Lucemyra is the first non-opioid drug to be approved in the U.S. specifically for this purpose.
Just half of the clinical studies used to gain premarket approval for cardiac devices ever make it into the scientific literature.
June 24, 2015|
WIKIMEDIA, BRUCEBLAUSThe US Food and Drug Administration (FDA) makes available summaries of the clinical studies behind medical device approvals. But as researchers reported in The BMJ this month (June 10), these “are not easy to access,” and they found just half of the trials ultimately get published in the literature where clinicians might have an easier time reading them.
“This is important, as the new European Clinical Trials Regulation (which aims to improve clinical trials transparency) does not apply to clinical trials on medical devices, and previous research found that the FDA approves many of these devices on the basis of a single trial,” according to a post on the All Trials website, part of an initiative to get human studies registered and reported.
To conduct the latest analysis, Rita Redberg of the University of California, San Francisco, and colleagues collected documents from the FDA about 106 cardiovascular devices that received premarket approval between 2000 and 2010. Of the corresponding studies on these products, 49 percent were published in peer-reviewed journals by 2013.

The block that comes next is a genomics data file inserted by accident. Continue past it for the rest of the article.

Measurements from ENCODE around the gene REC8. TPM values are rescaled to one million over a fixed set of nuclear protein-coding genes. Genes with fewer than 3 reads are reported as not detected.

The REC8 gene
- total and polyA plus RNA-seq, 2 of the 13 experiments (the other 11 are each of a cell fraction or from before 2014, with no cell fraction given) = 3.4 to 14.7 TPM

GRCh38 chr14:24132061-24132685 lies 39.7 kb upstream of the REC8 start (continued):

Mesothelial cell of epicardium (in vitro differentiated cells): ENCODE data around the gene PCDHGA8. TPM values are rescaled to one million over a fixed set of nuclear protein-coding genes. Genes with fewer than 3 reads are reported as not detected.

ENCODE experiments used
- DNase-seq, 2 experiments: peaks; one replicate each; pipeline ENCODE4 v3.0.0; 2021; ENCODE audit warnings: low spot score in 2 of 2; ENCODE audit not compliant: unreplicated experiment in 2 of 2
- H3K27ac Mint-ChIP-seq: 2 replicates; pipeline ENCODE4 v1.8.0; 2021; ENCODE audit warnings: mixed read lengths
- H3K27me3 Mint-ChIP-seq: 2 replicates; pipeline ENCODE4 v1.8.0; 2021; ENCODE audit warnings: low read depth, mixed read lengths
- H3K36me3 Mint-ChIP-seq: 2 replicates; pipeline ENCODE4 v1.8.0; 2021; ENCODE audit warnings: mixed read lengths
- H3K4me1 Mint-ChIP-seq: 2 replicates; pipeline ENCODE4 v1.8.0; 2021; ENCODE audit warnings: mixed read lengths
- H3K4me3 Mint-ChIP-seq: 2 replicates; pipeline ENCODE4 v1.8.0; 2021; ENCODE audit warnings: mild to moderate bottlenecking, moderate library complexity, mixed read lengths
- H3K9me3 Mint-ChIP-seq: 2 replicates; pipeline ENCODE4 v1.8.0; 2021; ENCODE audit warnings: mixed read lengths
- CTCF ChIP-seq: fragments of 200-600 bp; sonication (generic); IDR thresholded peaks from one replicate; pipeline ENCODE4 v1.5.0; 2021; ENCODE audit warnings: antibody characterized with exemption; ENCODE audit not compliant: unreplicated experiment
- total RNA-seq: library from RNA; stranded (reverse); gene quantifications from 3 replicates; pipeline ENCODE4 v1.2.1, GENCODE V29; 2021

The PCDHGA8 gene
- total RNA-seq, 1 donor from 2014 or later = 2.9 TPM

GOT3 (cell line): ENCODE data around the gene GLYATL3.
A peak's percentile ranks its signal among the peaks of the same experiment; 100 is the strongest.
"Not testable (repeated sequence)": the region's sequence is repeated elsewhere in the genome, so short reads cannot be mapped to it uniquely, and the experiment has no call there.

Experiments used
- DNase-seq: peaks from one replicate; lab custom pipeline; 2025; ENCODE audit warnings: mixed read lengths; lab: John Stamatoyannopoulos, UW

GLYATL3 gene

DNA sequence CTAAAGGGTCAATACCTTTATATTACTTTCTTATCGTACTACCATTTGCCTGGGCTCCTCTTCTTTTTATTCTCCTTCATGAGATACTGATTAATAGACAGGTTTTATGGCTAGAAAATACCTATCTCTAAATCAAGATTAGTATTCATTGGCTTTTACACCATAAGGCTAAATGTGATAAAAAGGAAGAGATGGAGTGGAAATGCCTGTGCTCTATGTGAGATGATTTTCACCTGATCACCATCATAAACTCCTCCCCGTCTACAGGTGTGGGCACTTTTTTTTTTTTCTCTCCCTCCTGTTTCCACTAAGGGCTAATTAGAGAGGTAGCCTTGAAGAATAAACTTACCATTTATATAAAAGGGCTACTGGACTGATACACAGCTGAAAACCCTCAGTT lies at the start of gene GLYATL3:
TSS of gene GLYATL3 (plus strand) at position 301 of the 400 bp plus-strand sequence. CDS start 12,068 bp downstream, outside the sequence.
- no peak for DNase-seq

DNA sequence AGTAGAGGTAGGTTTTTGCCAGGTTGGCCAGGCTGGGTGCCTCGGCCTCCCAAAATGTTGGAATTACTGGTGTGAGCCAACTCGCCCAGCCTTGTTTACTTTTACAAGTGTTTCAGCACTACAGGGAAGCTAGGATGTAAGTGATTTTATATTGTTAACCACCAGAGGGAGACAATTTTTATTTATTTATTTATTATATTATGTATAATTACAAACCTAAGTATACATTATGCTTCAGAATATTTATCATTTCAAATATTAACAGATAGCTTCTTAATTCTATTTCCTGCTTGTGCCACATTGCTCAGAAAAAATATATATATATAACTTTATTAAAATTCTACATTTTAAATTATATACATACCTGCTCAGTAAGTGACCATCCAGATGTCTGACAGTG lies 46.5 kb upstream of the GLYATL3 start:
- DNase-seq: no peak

“Even when trials are published, the study population, primary endpoints, and results can differ substantially from data submitted to the FDA,” Redberg’s team wrote. For instance, one fourth of the published studies included a different number of patients enrolled than the summary provided by the FDA. This perhaps hinted at a reported bias, they wrote, “further supported by the finding that sex and age demographics also differed between summary and publication in over 10% of the studies.”
“Beyond adverse effects on patients of selective reporting in medical journals, the absence of publicly available data from clinical trials violates an important ethical principle of the Declaration of Helsinki,” Sidney Wolfe, the founder of Public Citizen’s Health Research Group, wrote in a BMJ editorial. “Many people participate in research because they trust that the published results might improve the health of the general population,” Wolfe added.